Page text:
He had been called the most learned of American surgeons (Brinton), and the highest authority in the world on medical and surgical bibliography. Practically all the surgical reviews in the American Journal of the Medical Sciences from 1867 to 1877 were from his pen. In 1867 he published a monograph "Injuries of the Spine," which, treating of its subject in the then novel statistical manner, at once drew attention to his ability as a writer. Having edited an American edition of Erichsen's "Science and Art of Surgery" in 1869 he published the first edition of his own "Principles and Practice of Surgery" in 1871—seven years before the first volume of Agnew's work appeared, and while Erich-sen and Gross were still popular text-books. Dr. Ashhurst's own surgery very soon obtained an authoritative place, and for years was the most widely studied and quoted work in America. The last (sixth) edition appeared in 1893. As editor of the "International Encyclopædia of Surgery" (six volumes, 1881–1886) his name became as familiar in all parts of Europe as it previously was in this country.
With such a reputation as author, teacher, and hospital surgeon, it is not surprising that the trustees of the University of Pennsylvania elected him Barton professor of surgery, on the resignation of Dr. Agnew in 1888. This position he continued to hold until his death in 1900.
Besides his purely professional interests, Dr. Ashhurst was widely known in religious, charitable, and philanthropic work.
Dr. Ashhurst married, December 8, 1864, Sarah Stokes Wayne. They had seven children: John, William Wayne, Mary, Anna Wayne, Sally Wayne, Astley Paston Cooper and Emma Matilda. Of these, William and Astley became doctors.
Dr. Ashhurst worked with untiring industry. He never took holidays. Although spending the summers at his country home, the Grange, in Delaware County, Pennsylvania, he went every day to the city and continued his usual routine of hospital and literary work the year through. During the night of August 2, 1898, having recently concluded a particularly laborious term of service at the Pennsylvania Hospital, he had, while asleep, a profuse cerebral hemorrhage, completely paralyzing his left side. From this he never recovered. With his intellect unimpaired, but his body helpless, he lingered nearly two years, in unexampled patience and fortitude. His death occurred, in the sixty-first year of his age, at his late residence, 2000 West DeLancey Place, Philadelphia, July 7, 1900. His surgical library, containing numerous exceedingly rare mediæval and classical works, was largely given to the College of Physicians of Philadelphia.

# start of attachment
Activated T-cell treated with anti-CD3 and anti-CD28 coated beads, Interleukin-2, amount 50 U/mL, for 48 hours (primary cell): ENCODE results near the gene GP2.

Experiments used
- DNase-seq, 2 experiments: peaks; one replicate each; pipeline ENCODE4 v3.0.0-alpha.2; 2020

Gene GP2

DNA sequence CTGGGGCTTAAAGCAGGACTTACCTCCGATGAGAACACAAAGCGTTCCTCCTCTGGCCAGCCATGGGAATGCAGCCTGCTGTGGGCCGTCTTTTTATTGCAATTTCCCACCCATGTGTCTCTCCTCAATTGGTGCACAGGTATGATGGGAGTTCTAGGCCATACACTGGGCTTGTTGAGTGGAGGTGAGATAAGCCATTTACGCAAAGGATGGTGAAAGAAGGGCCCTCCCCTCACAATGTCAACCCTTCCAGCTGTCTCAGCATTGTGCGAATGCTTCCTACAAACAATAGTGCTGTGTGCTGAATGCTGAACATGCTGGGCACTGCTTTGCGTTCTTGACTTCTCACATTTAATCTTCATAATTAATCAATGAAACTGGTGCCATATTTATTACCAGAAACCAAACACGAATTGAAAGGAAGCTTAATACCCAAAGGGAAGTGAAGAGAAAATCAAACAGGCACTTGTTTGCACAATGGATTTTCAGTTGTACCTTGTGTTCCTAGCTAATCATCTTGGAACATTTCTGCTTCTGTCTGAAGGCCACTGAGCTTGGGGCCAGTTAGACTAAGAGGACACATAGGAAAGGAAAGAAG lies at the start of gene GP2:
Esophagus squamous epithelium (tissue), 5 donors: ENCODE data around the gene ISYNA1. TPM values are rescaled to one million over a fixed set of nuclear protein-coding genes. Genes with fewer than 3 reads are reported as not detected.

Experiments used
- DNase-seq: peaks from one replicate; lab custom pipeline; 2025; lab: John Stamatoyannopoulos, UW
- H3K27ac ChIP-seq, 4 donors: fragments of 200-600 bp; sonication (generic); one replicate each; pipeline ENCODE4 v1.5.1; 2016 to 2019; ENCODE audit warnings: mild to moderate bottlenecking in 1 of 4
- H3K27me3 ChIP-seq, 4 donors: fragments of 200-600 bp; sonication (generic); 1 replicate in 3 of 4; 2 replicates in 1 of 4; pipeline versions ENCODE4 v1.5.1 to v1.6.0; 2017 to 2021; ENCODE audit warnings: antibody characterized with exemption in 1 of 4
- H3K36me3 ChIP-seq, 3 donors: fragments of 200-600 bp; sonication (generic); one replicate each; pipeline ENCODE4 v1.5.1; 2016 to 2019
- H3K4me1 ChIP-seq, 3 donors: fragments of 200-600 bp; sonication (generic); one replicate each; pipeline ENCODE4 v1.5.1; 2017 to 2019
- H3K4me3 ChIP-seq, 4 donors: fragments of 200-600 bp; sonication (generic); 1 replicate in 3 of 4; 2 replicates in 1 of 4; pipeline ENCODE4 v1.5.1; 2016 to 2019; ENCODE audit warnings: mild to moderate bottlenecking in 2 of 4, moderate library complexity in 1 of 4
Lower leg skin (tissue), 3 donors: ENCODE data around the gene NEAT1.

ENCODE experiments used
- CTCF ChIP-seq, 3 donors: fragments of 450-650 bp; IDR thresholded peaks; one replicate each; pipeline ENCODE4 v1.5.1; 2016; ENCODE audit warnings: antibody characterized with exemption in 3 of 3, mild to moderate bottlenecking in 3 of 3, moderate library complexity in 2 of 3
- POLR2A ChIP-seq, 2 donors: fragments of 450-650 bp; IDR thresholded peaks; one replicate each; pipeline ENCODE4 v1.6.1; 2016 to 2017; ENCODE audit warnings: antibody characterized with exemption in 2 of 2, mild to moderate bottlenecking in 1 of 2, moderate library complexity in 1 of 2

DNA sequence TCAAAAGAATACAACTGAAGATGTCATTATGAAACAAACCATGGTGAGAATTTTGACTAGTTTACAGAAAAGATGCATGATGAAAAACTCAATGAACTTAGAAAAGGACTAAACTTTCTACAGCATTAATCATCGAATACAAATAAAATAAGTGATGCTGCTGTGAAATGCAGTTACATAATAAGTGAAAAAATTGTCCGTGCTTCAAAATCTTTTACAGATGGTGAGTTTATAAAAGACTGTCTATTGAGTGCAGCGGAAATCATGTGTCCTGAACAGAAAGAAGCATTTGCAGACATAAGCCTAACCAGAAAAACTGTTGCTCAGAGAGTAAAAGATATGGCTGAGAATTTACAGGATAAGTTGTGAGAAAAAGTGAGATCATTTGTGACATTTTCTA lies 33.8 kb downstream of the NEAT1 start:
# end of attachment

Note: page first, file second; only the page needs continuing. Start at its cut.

He was a member of the Pathological Society of Philadephia [SIC] and its president in 1870–1871; fellow of the College of Physicians of Philadelphia, its president in 1898–1900; member of the Obstetrical Society of Philadelphia; fellow of the Philadelphia Academy of Surgery, its vice-president, 1897–1900; fellow of the American Surgical Association, and its vice-president, 1896.
Among the duties he fulfilled was that of:
Resident physician, Pennsylvania Hospital, 1861–1862. Acting assistant surgeon, United States Army, 1862–1865. Surgeon to the Hospital of the Protestant Episcopal Church in Philadelphia, 1863–1880; to the Children's Hospital of Philadelphia, 1870–1900; to the Hospital of the University of Pennsylvania, 1877–1900, and the Pennsylvania Hospital, 1887–1900. Professor of clinical surgery in the University of Pennsylvania, 1877–1900. John Rhea Barton professor of surgery in the University of Pennsylvania, 1888–1900.
Besides the reviews and bibliographical notices appearing in the American Journal of the Medical Sciences, practically all his publications up to 1876 will be found in the pages of that journal, and in the "Proceedings of the Pathological Society of Philadelphia." After that date several series of clinical lectures may be found in the files of the Philadelphia Medical Times, the Philadelphia Medical News, the New York Medical Record, and more recently in the International Clinics, the International Medical Magazine, and the University Medical Magazine. He published a memoir of James H. Hutchinson, M. D., in the Trans. Coll, of Phys., Phila., in 1890 and "The Late Prof. Wormley," ibid. 1897.